The ADA contains strict confidentiality re­quirements pertaining to medical information obtained during a medical examination or inquiry. Medical information must be collect­ed and maintained on separate forms and in separate medical files and be kept confidential. There are certain narrow circumstances when such information may be disclosed, including informing supervisors and managers about necessary work restrictions or accommoda­tions.

What are some suggested strategies for heightening awareness of workplace diversity considerations, multicultural persons with disabilities, and the ADA?

Successful implementation of both diversity and ADA initiatives require efforts to change corporate culture and attitudes. Both suggest the need for staff training on non-discrimina­tion practices, diversity awareness, diversity skills, flexibility in work schedules, and inves­tigation of employee evaluation and reward structures. The parallel nature of these strate­gies suggests that the combination of disability and diversity initiatives is possible and would likely be advantageous to the success of both efforts.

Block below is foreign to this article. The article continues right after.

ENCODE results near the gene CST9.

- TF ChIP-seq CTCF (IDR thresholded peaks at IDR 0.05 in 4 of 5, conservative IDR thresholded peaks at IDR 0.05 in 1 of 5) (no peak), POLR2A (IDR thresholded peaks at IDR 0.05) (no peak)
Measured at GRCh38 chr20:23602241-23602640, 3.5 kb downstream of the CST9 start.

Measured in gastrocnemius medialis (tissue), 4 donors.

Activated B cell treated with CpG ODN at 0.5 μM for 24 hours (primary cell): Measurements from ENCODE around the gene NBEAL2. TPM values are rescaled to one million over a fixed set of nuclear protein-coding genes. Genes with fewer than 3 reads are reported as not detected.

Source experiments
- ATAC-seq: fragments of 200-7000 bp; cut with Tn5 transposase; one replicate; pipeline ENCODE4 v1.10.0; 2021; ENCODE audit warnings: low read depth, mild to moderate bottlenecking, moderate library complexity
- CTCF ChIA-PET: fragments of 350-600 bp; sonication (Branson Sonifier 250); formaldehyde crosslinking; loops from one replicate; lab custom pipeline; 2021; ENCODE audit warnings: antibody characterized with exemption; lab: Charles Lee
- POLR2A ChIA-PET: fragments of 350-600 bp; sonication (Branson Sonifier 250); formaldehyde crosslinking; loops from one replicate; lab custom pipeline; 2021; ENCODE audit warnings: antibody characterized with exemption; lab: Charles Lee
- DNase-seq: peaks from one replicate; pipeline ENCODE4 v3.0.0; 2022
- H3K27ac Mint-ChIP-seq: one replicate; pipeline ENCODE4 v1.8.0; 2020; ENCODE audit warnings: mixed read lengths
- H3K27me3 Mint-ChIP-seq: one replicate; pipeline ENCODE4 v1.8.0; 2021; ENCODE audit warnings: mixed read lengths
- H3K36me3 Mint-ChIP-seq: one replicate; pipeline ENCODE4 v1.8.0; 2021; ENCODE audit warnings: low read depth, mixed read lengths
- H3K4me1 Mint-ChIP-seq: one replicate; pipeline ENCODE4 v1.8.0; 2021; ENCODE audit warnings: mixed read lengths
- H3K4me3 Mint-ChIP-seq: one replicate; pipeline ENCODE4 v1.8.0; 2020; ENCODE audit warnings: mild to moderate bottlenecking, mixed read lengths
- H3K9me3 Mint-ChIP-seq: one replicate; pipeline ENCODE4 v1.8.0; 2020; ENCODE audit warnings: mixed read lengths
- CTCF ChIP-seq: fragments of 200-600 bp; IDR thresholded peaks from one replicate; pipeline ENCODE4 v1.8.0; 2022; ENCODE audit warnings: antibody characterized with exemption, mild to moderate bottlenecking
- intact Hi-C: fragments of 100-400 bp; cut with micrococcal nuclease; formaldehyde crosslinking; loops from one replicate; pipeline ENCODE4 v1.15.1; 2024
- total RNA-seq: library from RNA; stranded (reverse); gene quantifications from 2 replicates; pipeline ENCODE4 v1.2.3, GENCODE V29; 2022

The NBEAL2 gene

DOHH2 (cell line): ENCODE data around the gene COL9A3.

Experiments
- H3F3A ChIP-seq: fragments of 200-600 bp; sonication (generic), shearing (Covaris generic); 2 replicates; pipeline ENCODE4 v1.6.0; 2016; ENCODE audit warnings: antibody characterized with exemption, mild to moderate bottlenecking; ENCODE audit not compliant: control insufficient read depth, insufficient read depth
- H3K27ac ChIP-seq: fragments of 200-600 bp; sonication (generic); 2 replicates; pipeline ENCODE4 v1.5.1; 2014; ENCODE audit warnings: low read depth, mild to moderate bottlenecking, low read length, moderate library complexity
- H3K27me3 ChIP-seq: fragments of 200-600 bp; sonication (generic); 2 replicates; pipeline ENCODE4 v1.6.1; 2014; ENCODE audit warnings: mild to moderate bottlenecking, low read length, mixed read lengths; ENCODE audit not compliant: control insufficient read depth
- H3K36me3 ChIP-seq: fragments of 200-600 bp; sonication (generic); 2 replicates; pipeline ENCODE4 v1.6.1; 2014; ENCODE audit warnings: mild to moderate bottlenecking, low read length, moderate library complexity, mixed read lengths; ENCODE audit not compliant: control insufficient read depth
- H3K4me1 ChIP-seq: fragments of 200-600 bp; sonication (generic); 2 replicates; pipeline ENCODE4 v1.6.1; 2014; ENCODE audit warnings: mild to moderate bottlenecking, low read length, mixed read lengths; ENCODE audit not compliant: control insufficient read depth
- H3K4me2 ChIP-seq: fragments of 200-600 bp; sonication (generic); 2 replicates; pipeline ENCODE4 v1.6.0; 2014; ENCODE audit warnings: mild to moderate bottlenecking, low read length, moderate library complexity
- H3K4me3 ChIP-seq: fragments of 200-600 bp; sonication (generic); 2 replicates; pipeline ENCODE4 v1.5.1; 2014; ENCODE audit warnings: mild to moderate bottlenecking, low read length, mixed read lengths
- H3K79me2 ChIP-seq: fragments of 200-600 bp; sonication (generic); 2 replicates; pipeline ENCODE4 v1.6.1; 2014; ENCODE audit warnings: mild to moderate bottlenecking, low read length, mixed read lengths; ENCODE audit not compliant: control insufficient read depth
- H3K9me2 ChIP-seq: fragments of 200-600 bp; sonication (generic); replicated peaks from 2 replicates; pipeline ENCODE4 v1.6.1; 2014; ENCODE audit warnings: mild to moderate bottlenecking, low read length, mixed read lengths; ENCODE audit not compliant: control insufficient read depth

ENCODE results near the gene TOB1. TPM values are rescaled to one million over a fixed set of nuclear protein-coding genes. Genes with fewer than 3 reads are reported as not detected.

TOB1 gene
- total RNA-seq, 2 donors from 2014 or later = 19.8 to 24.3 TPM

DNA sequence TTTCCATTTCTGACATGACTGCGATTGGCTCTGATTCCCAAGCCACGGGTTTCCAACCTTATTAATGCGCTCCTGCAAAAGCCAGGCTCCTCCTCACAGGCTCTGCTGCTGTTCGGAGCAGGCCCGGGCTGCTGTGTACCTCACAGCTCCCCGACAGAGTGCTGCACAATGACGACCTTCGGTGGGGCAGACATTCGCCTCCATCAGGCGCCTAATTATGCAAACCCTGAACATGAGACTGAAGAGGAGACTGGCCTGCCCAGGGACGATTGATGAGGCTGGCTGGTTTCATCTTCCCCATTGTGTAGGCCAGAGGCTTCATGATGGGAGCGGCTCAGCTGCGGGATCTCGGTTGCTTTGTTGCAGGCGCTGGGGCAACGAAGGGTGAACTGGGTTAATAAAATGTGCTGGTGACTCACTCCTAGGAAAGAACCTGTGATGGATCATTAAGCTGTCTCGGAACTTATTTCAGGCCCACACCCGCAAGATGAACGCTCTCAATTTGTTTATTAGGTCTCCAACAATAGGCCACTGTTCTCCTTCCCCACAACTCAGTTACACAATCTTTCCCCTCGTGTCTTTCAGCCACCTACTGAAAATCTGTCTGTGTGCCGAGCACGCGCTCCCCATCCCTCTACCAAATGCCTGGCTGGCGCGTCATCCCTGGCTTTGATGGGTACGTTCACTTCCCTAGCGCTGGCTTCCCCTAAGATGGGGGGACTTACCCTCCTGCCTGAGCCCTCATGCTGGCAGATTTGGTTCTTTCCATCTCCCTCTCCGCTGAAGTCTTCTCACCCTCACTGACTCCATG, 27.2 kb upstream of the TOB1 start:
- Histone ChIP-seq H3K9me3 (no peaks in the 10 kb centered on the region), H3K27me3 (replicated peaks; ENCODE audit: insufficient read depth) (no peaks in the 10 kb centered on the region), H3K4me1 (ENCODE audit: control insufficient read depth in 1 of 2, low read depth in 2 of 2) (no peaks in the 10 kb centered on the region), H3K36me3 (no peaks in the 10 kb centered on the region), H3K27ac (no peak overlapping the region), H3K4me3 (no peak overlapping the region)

Selected strategies that may both further di­versity initiatives and implementation of the ADA include:

• Diversity initiatives that include active recruitment and retention of individuals of all backgrounds with disabilities in the workplace through collaborative agree­ments with state Vocational Rehabilitation agencies or local job placement services for individuals with disabilities.

• Development of targeted job programs for minorities with disabilities

• Development of a mentoring program for people with disabilities

• Making training, development, and pro­motional opportunities available to all minorities seeking job advancement. For individuals of all backgrounds with dis­abilities, this may include supplying needed supports to enable them to access training, considering new positions, or acquiring needed retraining when a dis­ability occurs that prevents a return to the original job position.

• Integration of the nondiscrimination requirements of the ADA and Title VII of the Civil Rights Act for persons with dis­abilities in all facets of staff training and human resources practices.

• Making an organizational commitment to diversity by designating an organizational official to serve as a disability and diver­sity specialist.

These are only a few of many proactive ini­tiatives that employers can take to recruit and retain individuals with disabilities in the workplace, thereby expanding their potential labor pool and maximizing human resources to enhance workplace outcomes.

Top | Back

Home | About | Contact

Articles | Checklists | Glossary | Resources